Review Summary: Take the longing from me...
Eight years after its release, Warning’s second and final studio record “Watching from a Distance” is still considered a doom metal essential and lead man Pat Walker is seen as a modern day icon of the genre. Of course Warning is no longer with us and instead we have 40 Watt Sun as Walker’s new focus, although it acts as more of a reinvention of said band rather than a completely new project. Save for a few minor differences, this is pretty much the same band. So it almost goes without saying that anyone who didn’t care for Warning’s slow and repetitive brand of doom will not find anything here to change their minds, and fans of Warning may be put off by the change in tone heard in 40WS.
Style and song structure are basically the same, with each song being a slow brooding dirge, with guitars playing thick, moody melodies and Pat Walker’s vocals singing saddened tales of failed relationships, regret and loneliness. Simplicity is the name of the game here; songs follow a very basic structure, instrumentation has no technical flare, and each track lacks any real progression. That’s not to say this is a bad thing. I rather enjoyed the minimalistic style of Warning so it’s good to see it here as well. So yes, Warning and 40 Watt Sun share many similarities but there are a few things that separate the two. One of the main ones is tempo. 40 Watt Sun is definitely faster, though that isn’t saying much. Songs are not the plodding heavy walls of sound heard on “Watching…” but still stay true to the dirge like style that Walker is known for performing. It is not as devastating as before, in fact are actually quite beautiful, even hopeful, most of the time. Obviously this very simplistic style of music is not for everyone, and inevitably will lead some to absolutely hate it.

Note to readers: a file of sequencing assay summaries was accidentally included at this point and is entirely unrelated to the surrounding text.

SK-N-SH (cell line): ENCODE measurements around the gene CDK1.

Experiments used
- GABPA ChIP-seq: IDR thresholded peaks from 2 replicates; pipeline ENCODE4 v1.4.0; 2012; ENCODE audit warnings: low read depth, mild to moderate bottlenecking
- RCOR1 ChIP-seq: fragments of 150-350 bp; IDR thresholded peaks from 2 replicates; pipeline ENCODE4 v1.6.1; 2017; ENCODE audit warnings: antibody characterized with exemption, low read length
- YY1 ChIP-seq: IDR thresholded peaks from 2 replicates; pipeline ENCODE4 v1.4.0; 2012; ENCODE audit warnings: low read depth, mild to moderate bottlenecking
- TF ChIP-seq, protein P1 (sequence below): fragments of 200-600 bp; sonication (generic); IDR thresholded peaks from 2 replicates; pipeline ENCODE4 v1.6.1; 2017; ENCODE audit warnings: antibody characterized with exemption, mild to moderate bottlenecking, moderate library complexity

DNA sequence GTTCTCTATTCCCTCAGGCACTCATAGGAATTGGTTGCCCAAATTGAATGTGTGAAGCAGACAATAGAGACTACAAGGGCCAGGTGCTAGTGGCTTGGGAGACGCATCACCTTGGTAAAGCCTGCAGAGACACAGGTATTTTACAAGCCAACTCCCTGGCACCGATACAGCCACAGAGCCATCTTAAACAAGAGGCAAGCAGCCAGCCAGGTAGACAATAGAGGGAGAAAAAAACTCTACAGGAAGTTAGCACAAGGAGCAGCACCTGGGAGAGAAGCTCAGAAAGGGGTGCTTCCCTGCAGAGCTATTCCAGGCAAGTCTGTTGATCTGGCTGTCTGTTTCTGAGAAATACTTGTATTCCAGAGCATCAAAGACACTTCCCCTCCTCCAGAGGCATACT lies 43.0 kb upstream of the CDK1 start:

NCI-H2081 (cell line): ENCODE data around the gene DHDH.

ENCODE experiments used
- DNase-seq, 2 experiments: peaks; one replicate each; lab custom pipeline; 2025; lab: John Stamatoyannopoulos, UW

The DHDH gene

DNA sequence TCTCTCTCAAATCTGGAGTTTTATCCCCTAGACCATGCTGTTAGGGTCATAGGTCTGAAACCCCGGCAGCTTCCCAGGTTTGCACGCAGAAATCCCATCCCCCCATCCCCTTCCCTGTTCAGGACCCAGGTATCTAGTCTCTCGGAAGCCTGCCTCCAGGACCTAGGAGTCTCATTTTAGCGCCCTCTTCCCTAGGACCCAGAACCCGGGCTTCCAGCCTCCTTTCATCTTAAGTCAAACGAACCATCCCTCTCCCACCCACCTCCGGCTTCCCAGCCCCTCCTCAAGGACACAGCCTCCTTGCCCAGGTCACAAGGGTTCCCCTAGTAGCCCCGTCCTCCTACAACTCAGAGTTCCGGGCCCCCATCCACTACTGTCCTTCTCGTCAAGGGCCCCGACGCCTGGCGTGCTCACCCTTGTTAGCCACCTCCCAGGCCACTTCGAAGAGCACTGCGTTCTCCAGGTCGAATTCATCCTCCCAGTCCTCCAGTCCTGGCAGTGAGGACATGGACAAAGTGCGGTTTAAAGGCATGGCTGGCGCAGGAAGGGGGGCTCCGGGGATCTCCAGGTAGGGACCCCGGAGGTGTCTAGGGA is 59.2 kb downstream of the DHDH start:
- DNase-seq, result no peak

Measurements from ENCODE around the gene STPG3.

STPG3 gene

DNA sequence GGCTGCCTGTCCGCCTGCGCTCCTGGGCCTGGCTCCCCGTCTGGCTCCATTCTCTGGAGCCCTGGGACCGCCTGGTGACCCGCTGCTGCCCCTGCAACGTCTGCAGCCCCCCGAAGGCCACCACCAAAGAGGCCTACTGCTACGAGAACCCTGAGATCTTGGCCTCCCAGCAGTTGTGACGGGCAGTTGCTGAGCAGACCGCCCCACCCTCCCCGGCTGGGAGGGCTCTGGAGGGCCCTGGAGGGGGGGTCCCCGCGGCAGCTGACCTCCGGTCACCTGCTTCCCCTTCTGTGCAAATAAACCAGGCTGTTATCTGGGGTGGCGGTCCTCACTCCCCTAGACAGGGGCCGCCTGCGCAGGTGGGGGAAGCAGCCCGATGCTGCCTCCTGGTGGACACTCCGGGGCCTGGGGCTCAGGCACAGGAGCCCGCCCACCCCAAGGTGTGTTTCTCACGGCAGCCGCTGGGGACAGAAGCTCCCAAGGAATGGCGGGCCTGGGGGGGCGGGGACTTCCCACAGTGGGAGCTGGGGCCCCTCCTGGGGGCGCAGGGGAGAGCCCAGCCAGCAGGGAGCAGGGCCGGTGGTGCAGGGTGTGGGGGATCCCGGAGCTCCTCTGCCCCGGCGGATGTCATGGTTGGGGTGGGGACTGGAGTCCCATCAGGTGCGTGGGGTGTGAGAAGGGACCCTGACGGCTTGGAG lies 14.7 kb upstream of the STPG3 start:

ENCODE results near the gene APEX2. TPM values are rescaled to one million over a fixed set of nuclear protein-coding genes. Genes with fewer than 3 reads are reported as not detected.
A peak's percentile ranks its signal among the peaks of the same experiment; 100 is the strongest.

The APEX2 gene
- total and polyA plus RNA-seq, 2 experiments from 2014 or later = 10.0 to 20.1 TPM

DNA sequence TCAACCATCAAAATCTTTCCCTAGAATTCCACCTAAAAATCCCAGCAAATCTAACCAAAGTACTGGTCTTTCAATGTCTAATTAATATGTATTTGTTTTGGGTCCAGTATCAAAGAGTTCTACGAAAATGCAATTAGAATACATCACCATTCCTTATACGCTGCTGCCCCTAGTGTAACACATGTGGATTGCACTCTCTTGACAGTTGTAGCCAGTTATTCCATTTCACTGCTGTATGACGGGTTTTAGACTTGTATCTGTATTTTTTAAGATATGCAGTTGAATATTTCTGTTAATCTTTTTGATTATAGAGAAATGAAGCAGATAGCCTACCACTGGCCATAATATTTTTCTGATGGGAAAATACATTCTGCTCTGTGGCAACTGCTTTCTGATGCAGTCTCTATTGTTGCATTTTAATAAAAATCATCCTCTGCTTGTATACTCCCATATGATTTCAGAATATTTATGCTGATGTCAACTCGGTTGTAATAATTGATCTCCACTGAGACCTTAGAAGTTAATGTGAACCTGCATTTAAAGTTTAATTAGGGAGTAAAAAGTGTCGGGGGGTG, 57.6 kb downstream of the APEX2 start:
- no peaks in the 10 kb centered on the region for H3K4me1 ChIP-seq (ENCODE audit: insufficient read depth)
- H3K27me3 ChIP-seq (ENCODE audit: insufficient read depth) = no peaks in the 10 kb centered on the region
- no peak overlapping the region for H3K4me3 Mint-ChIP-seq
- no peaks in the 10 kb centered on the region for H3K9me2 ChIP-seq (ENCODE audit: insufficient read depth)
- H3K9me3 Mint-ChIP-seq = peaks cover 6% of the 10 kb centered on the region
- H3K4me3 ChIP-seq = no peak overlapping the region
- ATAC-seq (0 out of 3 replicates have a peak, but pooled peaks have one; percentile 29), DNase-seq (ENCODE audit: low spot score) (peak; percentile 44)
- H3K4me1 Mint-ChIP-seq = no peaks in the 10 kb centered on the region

But obviously Patk Walker's style of doom is not known for its extreme technical abilities. In fact one of the chief reasons behind the success of “Watching from a Distance” was its draining atmosphere. Like previously said record, this album is also very emotive in nature, although in bit of a different context. “WFAD” weaved together intense feelings of crippling depression, loss and loneliness. Here, on the other hand, that bleak and tragic atmosphere is no longer as prevalent. Instead, “The Inside Room” conveys a strong sense of longing and vaguely melancholic nostalgia. The kind of the feelings one gets from thinking about the good times one had with someone who, for one reason or another, is not in your life anymore. This less tragic atmosphere can be attributed somewhat to the less bleak melodies and faster tempo. That being said, despite being considerably less depressing, “The Inside Room” is still an incredibly emotional powerhouse. This is for the most part due to Patrick Walker nasally, emotionally charged voice. They perfectly fit the feelings behind the genuine and confessional lyrics. His singing is so strong in its longing and sadness that it’s hard not to feel something listening to it. He is the backbone behind the band’s emotional power, but it won’t appeal to everyone. I’ve heard “whiney” and “irritating” to describe the vocals as well, but for me, I absolutely love the sound of this guy’s voice.
Ultimately “The Inside Room” does very little musically to differ itself from the music of Warning. However its shift in tone does plenty to put it on its own pedestal. Naturally it won’t appeal to everyone, as previously stated. And this shift in tone to a more beautiful nostalgic record from the heartbreak of before will also rub some fans the wrong way, but I found this album to be well worth its 47 minute run time. I look forward to seeing future releases from these guys.